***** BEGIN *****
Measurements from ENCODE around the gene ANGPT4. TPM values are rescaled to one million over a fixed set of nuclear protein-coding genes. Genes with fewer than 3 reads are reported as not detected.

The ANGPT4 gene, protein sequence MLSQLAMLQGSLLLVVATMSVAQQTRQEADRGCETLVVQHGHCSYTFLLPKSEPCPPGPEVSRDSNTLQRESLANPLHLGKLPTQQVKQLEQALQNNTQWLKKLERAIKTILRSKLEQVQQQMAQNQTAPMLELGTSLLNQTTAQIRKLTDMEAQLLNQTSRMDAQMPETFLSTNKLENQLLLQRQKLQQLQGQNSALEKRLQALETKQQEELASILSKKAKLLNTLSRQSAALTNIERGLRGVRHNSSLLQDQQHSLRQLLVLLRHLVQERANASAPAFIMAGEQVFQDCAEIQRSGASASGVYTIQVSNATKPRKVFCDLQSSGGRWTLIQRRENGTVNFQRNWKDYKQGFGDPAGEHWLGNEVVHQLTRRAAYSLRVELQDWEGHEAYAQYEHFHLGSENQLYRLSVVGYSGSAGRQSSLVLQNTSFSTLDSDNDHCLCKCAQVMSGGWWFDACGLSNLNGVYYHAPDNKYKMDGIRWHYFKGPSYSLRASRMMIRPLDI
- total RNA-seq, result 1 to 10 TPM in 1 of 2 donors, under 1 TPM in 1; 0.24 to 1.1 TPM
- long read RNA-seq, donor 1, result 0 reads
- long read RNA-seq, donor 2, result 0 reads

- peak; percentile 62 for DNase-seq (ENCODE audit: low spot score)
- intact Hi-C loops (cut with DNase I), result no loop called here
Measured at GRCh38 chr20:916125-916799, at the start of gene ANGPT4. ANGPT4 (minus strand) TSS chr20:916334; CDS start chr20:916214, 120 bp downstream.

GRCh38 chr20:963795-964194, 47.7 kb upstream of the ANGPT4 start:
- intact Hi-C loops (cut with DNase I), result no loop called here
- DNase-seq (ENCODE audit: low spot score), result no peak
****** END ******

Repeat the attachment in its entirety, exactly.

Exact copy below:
Measurements from ENCODE around the gene ANGPT4. TPM values are rescaled to one million over a fixed set of nuclear protein-coding genes. Genes with fewer than 3 reads are reported as not detected.

The ANGPT4 gene, protein sequence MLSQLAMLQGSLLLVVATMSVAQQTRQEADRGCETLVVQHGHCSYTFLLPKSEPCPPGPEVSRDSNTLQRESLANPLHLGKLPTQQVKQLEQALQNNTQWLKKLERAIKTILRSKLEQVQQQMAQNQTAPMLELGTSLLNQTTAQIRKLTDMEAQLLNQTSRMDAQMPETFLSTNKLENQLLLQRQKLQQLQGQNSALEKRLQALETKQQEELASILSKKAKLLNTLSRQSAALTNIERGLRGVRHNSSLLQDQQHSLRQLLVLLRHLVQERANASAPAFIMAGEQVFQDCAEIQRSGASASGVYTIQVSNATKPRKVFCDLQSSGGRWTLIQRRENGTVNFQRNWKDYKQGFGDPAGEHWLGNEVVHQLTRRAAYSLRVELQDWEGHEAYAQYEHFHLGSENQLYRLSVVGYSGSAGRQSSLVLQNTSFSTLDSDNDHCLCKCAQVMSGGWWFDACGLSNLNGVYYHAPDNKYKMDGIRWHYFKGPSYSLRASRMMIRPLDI
- total RNA-seq, result 1 to 10 TPM in 1 of 2 donors, under 1 TPM in 1; 0.24 to 1.1 TPM
- long read RNA-seq, donor 1, result 0 reads
- long read RNA-seq, donor 2, result 0 reads

- peak; percentile 62 for DNase-seq (ENCODE audit: low spot score)
- intact Hi-C loops (cut with DNase I), result no loop called here
Measured at GRCh38 chr20:916125-916799, at the start of gene ANGPT4. ANGPT4 (minus strand) TSS chr20:916334; CDS start chr20:916214, 120 bp downstream.

GRCh38 chr20:963795-964194, 47.7 kb upstream of the ANGPT4 start:
- intact Hi-C loops (cut with DNase I), result no loop called here
- DNase-seq (ENCODE audit: low spot score), result no peak